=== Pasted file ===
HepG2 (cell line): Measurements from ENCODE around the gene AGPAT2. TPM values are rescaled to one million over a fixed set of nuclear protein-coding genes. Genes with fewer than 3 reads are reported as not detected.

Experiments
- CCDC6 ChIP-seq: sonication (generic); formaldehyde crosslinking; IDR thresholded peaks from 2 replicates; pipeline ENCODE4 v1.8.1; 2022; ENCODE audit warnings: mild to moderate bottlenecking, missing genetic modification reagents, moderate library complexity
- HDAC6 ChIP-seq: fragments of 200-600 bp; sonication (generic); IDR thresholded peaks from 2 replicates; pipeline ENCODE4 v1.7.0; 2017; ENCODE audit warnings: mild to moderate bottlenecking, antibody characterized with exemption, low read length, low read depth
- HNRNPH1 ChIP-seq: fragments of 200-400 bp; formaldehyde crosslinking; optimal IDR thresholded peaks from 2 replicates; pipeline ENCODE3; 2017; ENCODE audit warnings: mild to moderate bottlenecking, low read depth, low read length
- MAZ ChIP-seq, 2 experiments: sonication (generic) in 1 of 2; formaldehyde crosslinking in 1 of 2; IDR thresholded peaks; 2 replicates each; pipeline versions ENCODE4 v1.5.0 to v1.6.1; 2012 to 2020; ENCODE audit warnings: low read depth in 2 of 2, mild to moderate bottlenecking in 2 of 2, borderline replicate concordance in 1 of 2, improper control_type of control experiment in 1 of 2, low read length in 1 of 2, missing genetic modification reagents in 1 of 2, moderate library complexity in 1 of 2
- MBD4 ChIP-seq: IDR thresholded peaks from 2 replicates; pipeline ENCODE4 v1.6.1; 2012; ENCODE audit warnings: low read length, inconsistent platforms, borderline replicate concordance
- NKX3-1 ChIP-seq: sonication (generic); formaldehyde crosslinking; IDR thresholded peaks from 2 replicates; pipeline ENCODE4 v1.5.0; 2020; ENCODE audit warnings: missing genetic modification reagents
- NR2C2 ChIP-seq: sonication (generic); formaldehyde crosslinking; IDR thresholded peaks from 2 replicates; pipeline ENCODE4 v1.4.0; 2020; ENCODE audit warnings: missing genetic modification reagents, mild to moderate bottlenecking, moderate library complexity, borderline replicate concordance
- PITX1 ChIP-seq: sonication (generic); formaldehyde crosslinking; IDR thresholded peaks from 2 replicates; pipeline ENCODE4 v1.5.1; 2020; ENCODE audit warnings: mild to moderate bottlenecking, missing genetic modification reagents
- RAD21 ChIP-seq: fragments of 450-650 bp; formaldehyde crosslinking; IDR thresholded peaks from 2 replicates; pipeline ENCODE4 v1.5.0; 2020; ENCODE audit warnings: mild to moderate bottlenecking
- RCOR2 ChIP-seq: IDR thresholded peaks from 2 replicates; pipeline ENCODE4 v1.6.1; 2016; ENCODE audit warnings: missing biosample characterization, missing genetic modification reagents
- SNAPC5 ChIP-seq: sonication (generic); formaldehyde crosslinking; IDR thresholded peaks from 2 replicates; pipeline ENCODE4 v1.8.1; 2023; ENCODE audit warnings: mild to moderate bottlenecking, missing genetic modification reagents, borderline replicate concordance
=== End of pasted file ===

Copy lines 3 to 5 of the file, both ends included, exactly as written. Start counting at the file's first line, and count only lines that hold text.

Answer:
- CCDC6 ChIP-seq: sonication (generic); formaldehyde crosslinking; IDR thresholded peaks from 2 replicates; pipeline ENCODE4 v1.8.1; 2022; ENCODE audit warnings: mild to moderate bottlenecking, missing genetic modification reagents, moderate library complexity
- HDAC6 ChIP-seq: fragments of 200-600 bp; sonication (generic); IDR thresholded peaks from 2 replicates; pipeline ENCODE4 v1.7.0; 2017; ENCODE audit warnings: mild to moderate bottlenecking, antibody characterized with exemption, low read length, low read depth
- HNRNPH1 ChIP-seq: fragments of 200-400 bp; formaldehyde crosslinking; optimal IDR thresholded peaks from 2 replicates; pipeline ENCODE3; 2017; ENCODE audit warnings: mild to moderate bottlenecking, low read depth, low read length